The Long Tail Theory was coined by Chris Anderson, editor-in-chief of WIRED Magazine. In a nutshell, The Long Tail Theory is that our culture and economy is increasingly shifting away from a focus on a small number of “hits” in the market and toward a huge number of niche markets.
A common example of The Long Tail Theory is one of the most successful e-commerce websites, Amazon. Since the websites online launch in 1995, the store has had access to a range of cd’s, dvd’s, games, and novels, in just about any genre available. However, Amazon’s Top 10 Bestselling range does not generate the most revenue. Amazon’s huge success is due to them supplying to a niche market with niche items. The company makes far more money from selling one or two hundred copies of a ‘hard-to-find’ product in their niche markets, compared to a few thousand copies of a popular item from their bestselling range. By implementing this business theory, Amazon has a huge advantage over their competitors.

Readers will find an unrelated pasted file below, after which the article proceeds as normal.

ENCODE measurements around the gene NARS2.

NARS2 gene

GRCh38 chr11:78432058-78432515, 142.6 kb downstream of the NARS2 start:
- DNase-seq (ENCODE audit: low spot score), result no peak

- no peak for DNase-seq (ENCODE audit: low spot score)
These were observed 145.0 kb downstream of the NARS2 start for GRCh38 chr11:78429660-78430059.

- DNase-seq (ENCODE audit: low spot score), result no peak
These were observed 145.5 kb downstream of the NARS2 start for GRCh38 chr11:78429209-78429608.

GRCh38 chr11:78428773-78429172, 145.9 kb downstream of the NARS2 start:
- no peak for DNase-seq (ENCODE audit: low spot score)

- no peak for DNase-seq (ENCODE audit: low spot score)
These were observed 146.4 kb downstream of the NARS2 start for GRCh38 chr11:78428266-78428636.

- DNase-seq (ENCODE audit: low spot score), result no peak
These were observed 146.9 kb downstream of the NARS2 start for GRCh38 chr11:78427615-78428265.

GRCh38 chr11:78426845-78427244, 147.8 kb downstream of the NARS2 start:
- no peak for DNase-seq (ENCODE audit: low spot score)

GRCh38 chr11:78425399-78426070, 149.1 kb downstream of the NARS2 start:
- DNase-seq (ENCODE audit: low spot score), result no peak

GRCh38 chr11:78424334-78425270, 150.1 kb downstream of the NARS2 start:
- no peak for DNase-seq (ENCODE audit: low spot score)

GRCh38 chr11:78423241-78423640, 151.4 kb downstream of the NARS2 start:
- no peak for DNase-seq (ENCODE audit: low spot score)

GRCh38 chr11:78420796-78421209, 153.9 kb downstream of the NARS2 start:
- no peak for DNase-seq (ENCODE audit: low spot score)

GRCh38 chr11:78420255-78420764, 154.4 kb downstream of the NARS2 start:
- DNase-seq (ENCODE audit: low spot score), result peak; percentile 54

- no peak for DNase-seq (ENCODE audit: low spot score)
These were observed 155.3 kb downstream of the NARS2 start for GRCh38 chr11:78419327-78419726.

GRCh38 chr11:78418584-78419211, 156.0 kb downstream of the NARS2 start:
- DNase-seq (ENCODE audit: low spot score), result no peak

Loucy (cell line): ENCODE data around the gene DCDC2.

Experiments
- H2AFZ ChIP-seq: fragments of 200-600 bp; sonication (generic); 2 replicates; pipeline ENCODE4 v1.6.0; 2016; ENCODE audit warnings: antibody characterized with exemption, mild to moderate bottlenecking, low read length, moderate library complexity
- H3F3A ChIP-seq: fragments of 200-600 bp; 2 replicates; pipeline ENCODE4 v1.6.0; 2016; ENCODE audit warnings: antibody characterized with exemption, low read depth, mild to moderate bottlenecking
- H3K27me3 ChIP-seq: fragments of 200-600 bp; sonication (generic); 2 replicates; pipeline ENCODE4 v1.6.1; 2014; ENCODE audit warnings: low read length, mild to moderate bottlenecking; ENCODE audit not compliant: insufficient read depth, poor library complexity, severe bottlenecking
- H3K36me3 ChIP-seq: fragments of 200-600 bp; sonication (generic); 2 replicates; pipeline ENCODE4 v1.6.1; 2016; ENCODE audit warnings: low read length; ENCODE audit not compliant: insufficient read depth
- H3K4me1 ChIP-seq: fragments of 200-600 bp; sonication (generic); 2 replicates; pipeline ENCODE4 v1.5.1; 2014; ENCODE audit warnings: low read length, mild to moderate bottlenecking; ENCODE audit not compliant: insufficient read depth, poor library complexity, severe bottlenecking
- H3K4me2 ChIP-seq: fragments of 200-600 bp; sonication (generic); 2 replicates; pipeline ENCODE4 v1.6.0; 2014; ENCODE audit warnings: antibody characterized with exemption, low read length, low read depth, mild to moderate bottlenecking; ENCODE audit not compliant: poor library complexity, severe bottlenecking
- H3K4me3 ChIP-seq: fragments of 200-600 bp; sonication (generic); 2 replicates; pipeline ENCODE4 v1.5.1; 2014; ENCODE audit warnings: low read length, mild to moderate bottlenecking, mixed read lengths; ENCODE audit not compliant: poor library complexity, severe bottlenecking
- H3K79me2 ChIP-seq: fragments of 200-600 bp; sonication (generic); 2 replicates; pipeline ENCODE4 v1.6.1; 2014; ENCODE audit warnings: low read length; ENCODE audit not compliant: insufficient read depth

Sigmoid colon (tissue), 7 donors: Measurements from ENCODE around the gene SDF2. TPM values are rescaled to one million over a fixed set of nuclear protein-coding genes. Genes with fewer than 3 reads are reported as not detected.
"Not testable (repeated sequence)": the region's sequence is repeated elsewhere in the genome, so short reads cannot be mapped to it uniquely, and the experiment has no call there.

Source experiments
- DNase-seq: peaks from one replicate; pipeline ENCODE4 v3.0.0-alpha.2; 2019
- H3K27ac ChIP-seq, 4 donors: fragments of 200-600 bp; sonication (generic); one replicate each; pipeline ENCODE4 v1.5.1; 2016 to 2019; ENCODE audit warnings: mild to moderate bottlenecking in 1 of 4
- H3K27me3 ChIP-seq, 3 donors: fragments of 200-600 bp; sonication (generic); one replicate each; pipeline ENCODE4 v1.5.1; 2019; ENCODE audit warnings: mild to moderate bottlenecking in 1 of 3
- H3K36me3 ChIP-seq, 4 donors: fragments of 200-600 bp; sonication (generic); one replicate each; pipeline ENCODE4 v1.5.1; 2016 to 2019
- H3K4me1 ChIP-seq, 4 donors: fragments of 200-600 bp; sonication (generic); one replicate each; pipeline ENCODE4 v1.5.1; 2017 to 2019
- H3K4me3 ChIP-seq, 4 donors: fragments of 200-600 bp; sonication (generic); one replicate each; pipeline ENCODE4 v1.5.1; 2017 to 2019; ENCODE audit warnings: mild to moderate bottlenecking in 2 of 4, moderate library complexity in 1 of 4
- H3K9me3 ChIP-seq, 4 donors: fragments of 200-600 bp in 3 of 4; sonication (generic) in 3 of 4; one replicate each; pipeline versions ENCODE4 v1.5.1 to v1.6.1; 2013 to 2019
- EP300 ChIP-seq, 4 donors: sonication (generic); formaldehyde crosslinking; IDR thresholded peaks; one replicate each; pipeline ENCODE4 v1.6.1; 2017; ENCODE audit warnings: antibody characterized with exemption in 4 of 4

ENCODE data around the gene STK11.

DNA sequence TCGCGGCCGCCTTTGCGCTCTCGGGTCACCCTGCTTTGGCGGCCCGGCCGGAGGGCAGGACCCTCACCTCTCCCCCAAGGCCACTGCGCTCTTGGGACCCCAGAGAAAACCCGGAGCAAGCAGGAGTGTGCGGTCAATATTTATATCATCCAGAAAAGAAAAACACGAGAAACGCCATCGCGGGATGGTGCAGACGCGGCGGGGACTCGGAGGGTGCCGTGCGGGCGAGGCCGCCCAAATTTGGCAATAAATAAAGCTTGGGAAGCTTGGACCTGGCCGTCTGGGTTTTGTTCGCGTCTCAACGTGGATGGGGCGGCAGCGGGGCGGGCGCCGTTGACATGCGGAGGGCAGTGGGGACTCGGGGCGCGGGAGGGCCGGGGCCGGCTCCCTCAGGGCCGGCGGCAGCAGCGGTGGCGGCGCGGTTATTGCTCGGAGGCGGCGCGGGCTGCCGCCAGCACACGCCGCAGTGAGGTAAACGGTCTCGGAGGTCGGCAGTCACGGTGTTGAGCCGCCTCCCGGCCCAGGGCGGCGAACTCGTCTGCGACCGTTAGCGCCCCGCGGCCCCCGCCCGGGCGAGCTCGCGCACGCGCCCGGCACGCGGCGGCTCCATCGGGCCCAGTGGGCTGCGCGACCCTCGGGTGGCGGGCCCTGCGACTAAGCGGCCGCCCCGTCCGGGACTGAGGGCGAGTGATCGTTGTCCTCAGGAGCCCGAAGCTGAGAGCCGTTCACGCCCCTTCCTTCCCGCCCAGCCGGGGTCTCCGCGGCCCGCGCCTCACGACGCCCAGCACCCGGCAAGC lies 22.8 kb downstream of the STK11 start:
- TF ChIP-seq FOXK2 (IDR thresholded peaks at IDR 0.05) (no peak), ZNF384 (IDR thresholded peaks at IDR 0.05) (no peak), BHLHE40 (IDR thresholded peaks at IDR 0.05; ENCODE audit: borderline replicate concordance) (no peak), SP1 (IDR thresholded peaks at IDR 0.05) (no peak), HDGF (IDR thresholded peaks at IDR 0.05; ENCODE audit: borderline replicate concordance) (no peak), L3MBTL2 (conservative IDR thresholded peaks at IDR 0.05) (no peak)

Although, the launch of Amazon has led to the closure of large bookstore businesses such as Boarders due to the low profits in physical stores. The Long Tail Theory is a strategic advantage for online businesses and can be actively seen in companies such as Netflix and Apple iTunes. However, we must be aware of the consequences that online websites create to the physical store suppliers.